The Adonis Blue, loveliest of all the blue butterflies and rivalled perhaps only by the White Admiral as a thing of delicate wonder in flight, adorning as it does the beauty of the chalk uplands of southern England. This is the butterfly of our joyous childhood excursions to Hod Hill, where, I hope, it will continue to flourish long after the footprints of rapacious men fade from view.
Lyndon’s Flipboard Link
It has been a good summer for fresh fruit from the garden, with peaches at home and apricots and greengages in France, inter alia. The jam made from the apricots is quite outstanding on a slice of pain noir. Slurp!
Waking in London on the second day, I am now a member of the oldest private French restaurant club in the city, having been introduced by Charlie. I was smitten by the cadre, a real coup de foudre, by the charm of the patron and by his willingness to converse in French. What clinched it, however, was the music. What could constitute a warmer welcome than “Je me suis fait tout petit”, by Georges Brassens! When the owner of the club declared how much he was missed, I knew I was in the right place and that there was no resisting the temptation of membership. The cheese board takes some beating, too; indeed it was one of the finest I had seen.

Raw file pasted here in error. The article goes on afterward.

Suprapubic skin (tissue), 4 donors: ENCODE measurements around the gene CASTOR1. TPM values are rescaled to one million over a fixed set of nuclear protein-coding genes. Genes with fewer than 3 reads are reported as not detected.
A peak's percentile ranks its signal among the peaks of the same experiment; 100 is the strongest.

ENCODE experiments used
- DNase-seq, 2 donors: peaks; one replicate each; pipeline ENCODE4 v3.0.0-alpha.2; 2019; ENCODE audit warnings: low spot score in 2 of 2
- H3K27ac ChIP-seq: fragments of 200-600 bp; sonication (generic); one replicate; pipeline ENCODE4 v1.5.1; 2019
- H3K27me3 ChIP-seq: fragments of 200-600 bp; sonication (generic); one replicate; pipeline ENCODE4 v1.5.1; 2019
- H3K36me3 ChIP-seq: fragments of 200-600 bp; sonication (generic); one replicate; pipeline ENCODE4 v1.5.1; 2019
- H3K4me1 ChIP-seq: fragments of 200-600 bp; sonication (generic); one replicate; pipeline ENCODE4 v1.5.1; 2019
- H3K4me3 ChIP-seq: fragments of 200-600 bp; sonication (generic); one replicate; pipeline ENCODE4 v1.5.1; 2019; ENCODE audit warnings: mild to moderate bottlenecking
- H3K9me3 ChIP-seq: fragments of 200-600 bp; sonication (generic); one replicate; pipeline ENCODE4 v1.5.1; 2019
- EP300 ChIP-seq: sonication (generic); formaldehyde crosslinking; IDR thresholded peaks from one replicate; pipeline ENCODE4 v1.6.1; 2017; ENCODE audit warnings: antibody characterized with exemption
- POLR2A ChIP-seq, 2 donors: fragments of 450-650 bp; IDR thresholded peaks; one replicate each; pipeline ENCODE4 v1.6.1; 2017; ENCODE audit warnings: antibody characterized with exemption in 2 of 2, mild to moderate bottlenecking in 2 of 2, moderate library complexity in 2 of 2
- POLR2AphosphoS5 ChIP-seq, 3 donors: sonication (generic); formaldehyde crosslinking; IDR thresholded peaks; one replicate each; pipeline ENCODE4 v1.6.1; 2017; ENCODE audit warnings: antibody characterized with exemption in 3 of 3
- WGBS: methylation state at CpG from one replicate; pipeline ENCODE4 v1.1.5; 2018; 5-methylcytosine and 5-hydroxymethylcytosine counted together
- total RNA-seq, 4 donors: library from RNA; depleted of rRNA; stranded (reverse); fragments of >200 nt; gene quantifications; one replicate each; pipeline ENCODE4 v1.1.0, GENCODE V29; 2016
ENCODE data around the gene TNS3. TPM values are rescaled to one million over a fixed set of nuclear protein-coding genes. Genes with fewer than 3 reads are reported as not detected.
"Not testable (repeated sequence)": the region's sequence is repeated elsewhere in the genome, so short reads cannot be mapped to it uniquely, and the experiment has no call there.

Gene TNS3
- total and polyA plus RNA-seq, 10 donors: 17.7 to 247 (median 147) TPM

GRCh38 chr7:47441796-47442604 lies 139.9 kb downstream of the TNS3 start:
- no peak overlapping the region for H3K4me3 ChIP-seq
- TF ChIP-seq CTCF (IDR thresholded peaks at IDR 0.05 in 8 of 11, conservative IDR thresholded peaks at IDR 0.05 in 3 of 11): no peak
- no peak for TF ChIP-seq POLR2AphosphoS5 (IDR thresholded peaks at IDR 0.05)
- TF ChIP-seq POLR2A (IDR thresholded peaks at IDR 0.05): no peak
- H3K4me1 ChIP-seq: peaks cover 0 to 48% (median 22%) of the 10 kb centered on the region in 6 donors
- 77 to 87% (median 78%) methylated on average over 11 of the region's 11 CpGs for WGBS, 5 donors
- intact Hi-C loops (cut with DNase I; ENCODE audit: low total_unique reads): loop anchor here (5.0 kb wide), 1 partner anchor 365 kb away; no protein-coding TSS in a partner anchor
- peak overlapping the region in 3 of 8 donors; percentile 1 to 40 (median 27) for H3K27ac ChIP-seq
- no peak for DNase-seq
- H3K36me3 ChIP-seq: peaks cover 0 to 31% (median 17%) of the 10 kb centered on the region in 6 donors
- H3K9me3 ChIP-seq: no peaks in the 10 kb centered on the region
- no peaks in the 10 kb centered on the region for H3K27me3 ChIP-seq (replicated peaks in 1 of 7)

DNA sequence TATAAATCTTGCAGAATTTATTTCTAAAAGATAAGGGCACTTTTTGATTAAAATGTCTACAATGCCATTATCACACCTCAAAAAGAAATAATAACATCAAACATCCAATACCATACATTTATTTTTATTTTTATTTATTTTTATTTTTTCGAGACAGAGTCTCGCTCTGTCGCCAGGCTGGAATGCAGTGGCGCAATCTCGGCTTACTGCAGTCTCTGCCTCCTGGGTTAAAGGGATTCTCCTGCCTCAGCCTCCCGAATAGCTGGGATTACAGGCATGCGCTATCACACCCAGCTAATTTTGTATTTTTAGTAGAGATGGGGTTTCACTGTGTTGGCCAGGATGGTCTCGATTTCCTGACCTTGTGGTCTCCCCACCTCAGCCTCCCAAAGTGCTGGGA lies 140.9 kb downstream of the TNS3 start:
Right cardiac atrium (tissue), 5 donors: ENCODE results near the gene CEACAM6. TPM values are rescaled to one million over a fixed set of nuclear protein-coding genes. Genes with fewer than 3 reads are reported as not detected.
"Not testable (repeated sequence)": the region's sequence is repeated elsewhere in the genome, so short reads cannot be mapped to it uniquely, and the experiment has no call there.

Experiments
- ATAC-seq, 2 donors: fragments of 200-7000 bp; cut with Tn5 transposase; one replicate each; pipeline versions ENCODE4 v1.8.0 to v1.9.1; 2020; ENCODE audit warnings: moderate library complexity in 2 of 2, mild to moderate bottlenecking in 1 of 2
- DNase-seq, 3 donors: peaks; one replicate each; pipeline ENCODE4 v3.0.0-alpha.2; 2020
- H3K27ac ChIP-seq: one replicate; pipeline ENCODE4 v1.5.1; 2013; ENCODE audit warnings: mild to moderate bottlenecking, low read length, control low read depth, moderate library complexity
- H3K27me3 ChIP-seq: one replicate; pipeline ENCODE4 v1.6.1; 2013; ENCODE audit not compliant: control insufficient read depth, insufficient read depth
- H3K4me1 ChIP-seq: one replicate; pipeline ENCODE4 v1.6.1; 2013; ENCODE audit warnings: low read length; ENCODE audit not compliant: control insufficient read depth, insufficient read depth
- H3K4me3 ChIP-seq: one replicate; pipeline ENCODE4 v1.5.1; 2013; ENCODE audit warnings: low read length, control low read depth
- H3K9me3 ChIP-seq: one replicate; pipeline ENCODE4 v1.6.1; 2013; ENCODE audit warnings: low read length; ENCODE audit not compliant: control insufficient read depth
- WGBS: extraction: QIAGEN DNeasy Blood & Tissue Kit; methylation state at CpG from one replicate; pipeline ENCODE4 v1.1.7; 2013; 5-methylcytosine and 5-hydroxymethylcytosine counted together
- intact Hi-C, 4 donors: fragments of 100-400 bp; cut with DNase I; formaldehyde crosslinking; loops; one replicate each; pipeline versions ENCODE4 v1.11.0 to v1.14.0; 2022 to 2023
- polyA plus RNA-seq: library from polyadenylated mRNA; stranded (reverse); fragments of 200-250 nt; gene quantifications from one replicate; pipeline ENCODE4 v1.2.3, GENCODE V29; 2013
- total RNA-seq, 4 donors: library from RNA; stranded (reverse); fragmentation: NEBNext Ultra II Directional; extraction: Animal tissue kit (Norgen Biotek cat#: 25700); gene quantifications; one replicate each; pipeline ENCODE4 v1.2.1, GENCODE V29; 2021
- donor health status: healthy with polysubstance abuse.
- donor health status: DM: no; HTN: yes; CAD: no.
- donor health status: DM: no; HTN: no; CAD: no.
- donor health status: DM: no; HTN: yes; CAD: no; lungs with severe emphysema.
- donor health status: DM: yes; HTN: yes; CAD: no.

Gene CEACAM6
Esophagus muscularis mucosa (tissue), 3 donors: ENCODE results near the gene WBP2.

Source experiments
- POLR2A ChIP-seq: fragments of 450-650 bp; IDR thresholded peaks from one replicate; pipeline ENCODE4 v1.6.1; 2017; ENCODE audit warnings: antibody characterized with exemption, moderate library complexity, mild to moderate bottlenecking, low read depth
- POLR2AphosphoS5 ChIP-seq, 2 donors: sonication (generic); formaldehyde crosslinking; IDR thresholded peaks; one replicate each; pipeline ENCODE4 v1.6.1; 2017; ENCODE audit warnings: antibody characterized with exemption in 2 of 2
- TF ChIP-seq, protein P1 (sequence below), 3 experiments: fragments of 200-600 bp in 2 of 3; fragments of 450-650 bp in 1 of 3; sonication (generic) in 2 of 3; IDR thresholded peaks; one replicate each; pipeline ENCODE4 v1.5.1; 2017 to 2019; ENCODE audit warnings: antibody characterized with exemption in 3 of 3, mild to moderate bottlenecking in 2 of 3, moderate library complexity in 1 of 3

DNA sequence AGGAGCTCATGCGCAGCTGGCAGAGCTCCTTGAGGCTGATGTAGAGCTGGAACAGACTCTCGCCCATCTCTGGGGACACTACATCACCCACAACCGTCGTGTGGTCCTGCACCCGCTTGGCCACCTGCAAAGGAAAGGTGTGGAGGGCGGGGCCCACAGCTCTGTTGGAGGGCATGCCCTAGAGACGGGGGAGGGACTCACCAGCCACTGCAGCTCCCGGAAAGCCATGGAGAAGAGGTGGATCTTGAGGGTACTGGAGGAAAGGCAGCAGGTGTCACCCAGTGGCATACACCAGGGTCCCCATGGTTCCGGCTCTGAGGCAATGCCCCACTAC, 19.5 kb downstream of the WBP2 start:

On waking, this time in London, I have two of the greats on my mind, Erasmus and Proust, the former for a titbit characteristic of his inventive wit and of which I have only recently become aware, which merely reveals that I should have made a point of reading footnotes more assiduously:
“He was born Gerrit Gerritszoon. Believing that this name derived from the German word begehren (to desire), he manufactured the name by which he is known by translating “desired” into Latin (desiderius) and Greek (erasmus).”
the latter for his eyes and for the painstakingly inventive character of his relationship with them:
“Je n’oublierai jamais, dans une curieuse ville de Normandie voisine de Balbec, deux charmants hôtels du XVIIIe siècle, qui me sont à beaucoup d’égards chers et vénérables et entre lesquels, quand on la regarde du beau jardin qui descend des perrons vers la rivière, la flèche gothique d’une église qu’ils cachent s’élance, ayant l’air de terminer, de surmonter leurs façades, mais d’une matière si différente, si précieuse, si annelée, si rose, si vernie, qu’on voit bien qu’elle n’en fait pas plus partie que de deux beaux galets unis, entre lesquels elle est prise sur la plage, la flèche purpurine et crénelée de quelque coquillage fuselé en tourelle et glacé d’émail.”